As Israeli forces moved into Lebanon to try to rescue the soldiers, a tank was hit by a massive explosion, immediately killing four soldiers and fatally wounding a fifth.

Israeli Prime Minister Ehud Olmert called the attack an "act of war," and on Thursday, his military chief of staff, Dan Halutz, warned that nothing was immune from attack unless the soldiers were freed.

"Nothing is safe," Halutz said. "It's as simple as that."

On Thursday, the captured soldiers were identified by the Israeli media as Ehud Goldwasser, 31, and Eldad Regev, 26.

Their abduction came less than three weeks after Palestinian militants captured a 19-year-old French-Israeli soldier, Cpl. Gilad Shalit, in a well-planned attack on an Israeli military outpost on the Gaza Strip border.

That incident sparked an ongoing Israeli military campaign in the Gaza Strip that has left dozens of Palestinian fighters and civilians dead. Israel has destroyed the offices of the Palestinian Authority's top leaders, crippled the Gaza Strip's only power plant and sent tanks and soldiers into the region to prevent militants from firing rudimentary rockets into southern Israel.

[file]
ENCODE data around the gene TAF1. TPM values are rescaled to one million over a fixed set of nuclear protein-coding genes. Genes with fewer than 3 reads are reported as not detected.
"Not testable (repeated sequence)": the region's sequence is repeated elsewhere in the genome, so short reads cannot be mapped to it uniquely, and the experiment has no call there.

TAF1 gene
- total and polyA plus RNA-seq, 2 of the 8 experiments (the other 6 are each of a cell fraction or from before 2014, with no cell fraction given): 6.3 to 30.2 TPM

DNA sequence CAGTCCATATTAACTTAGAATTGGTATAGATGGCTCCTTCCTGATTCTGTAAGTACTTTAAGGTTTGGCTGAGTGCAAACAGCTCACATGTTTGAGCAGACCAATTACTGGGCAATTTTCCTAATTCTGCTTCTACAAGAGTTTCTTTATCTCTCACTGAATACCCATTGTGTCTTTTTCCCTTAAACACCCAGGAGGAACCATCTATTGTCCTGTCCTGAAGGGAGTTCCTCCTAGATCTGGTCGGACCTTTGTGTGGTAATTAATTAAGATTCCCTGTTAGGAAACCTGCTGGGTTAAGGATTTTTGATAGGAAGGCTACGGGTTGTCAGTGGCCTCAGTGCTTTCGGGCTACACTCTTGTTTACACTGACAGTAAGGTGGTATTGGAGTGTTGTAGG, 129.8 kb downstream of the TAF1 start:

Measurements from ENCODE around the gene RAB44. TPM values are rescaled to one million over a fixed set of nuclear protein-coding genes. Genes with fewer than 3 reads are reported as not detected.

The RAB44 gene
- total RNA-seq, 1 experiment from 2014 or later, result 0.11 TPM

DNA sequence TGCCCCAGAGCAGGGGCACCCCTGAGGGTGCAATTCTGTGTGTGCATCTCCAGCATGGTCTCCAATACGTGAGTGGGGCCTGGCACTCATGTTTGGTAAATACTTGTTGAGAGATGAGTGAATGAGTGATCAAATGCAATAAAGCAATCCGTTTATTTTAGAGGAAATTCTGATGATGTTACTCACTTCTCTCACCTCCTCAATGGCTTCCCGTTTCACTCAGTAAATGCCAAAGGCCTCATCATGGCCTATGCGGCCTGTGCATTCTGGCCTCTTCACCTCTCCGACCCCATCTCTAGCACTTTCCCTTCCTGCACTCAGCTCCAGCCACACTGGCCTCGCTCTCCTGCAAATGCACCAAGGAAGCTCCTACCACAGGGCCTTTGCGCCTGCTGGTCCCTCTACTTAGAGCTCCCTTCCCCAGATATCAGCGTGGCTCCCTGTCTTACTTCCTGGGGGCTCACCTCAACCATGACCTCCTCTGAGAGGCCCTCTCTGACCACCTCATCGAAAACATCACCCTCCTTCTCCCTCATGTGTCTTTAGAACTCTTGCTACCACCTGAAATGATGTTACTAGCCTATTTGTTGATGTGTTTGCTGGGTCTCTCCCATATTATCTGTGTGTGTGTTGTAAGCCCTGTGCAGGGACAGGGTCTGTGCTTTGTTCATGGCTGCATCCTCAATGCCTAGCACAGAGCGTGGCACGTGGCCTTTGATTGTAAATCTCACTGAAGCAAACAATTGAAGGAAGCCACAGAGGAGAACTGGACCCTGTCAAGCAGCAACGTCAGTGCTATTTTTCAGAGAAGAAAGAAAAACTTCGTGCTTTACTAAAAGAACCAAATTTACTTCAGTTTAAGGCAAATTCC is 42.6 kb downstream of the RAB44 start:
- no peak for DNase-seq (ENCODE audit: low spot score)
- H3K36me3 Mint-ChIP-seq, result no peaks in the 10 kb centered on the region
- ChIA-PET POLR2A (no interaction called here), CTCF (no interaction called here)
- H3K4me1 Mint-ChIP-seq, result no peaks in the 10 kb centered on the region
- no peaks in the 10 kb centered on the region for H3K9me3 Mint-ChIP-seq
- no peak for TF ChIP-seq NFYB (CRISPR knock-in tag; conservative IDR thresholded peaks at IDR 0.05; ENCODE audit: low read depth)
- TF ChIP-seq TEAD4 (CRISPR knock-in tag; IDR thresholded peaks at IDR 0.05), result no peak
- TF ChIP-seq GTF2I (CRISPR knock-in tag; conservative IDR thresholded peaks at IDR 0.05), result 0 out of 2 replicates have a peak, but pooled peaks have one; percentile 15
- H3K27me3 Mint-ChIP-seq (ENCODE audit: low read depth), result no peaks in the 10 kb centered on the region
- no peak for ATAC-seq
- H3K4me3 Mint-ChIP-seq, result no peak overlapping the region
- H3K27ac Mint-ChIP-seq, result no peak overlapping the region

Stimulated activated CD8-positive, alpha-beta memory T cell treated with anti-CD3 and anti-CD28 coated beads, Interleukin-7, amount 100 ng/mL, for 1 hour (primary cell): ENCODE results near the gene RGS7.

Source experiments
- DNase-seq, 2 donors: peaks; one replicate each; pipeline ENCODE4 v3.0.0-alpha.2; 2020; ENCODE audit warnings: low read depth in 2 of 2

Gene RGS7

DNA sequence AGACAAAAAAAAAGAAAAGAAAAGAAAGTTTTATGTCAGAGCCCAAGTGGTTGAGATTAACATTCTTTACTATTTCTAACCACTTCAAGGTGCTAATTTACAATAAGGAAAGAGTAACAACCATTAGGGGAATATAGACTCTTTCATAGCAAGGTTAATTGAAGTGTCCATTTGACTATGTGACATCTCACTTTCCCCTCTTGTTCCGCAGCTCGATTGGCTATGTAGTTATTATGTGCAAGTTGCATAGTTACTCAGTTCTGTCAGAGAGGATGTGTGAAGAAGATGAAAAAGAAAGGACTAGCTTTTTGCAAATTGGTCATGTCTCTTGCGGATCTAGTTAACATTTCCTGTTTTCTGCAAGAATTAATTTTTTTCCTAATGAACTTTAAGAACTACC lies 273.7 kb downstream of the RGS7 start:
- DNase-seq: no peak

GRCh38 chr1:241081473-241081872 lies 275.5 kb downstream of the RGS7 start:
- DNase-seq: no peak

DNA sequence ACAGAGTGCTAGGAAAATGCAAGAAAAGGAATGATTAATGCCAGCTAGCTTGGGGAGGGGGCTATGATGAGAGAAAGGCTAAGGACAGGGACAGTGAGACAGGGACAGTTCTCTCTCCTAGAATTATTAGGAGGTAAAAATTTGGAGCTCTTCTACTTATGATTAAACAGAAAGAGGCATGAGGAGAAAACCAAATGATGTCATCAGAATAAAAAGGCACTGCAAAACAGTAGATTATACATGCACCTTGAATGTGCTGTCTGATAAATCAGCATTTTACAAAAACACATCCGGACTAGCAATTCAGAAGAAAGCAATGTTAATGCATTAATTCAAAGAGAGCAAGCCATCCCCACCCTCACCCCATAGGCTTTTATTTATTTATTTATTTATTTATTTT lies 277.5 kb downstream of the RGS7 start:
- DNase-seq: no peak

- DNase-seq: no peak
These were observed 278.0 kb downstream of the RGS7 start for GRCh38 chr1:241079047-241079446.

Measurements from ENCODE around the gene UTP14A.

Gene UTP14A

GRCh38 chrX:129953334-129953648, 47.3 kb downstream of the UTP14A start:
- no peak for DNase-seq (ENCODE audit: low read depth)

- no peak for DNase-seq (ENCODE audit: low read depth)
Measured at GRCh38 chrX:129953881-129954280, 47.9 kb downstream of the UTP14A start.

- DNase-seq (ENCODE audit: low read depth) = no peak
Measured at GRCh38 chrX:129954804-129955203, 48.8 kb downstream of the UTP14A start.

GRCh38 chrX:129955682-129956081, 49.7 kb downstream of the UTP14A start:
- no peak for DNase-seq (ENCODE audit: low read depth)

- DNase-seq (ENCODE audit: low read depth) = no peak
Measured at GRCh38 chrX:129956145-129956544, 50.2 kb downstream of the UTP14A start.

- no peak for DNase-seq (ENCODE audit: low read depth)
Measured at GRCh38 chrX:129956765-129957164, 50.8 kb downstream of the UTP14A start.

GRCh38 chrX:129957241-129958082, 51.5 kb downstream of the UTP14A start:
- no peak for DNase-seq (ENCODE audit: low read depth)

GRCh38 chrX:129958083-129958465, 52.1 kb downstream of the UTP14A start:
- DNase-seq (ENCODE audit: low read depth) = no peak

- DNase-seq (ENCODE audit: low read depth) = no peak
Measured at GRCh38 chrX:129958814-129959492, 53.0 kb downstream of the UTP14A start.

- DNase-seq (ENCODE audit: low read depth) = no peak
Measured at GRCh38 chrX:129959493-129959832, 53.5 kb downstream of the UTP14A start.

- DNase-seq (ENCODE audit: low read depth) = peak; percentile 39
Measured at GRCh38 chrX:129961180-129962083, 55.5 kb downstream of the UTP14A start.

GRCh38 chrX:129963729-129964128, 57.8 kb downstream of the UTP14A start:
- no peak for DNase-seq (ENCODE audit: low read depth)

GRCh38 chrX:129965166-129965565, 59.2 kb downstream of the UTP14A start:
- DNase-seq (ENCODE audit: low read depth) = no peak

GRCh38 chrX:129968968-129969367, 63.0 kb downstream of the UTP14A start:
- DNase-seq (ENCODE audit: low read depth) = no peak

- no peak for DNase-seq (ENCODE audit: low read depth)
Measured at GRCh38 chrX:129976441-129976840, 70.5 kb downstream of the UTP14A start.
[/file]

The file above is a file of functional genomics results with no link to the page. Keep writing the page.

Militants holding the Israeli soldiers in Lebanon and the Gaza Strip have said that the men will be freed only in exchange for the release of hundreds, if not thousands, of Palestinian prisoners in Israeli jails.

Israel has rejected any talk of a prisoner exchange, calling it extortion that would only encourage militants to embrace the strategy.

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(Raad reported from Beirut; Nissenbaum reported from Jerusalem and the Israel-Lebanon border. Matthew Schofield in Berlin and William Douglas in Stralsund, Germany contributed to this report.)

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(c) 2006, McClatchy-Tribune Information Services.

GRAPHICS (from MCT Graphics, 202-383-6064): 20060713 Lebanon attack and 20060713 MIDEAST Haifa